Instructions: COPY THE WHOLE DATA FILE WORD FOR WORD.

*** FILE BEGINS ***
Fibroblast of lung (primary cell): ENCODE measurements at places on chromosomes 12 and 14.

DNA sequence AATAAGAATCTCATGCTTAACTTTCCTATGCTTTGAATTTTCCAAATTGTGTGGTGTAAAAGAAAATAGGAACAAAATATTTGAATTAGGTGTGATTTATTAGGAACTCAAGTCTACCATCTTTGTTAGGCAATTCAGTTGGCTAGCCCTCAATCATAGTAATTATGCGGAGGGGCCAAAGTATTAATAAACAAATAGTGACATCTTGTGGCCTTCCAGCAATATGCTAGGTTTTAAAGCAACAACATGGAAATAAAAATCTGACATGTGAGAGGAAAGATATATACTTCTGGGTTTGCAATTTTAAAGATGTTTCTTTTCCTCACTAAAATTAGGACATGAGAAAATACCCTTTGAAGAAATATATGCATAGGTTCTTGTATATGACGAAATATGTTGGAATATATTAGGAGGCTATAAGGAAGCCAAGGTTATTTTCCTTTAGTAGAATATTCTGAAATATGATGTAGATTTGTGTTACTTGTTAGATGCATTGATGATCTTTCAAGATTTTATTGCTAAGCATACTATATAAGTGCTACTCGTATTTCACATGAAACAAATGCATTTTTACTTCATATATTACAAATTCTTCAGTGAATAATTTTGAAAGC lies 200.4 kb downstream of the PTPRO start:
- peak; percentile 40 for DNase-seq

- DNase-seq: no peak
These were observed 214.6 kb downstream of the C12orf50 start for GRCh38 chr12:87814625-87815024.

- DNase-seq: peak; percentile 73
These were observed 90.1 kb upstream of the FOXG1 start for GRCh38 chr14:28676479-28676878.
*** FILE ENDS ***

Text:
Fibroblast of lung (primary cell): ENCODE measurements at places on chromosomes 12 and 14.

DNA sequence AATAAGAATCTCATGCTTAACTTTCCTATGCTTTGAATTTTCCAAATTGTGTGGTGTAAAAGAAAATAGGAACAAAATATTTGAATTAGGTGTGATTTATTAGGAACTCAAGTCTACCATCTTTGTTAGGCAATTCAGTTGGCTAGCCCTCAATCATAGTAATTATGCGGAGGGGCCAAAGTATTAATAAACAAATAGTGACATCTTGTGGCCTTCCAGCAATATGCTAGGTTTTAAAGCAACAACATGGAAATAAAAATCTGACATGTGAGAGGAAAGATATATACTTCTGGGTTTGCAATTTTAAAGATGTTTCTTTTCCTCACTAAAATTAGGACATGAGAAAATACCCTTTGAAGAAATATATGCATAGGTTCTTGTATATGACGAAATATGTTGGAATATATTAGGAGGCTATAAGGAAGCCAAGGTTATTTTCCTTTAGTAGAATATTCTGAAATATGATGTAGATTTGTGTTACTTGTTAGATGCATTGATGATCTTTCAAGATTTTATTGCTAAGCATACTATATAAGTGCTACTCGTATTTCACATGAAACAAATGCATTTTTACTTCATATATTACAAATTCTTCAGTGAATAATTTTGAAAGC lies 200.4 kb downstream of the PTPRO start:
- peak; percentile 40 for DNase-seq

- DNase-seq: no peak
These were observed 214.6 kb downstream of the C12orf50 start for GRCh38 chr12:87814625-87815024.

- DNase-seq: peak; percentile 73
These were observed 90.1 kb upstream of the FOXG1 start for GRCh38 chr14:28676479-28676878.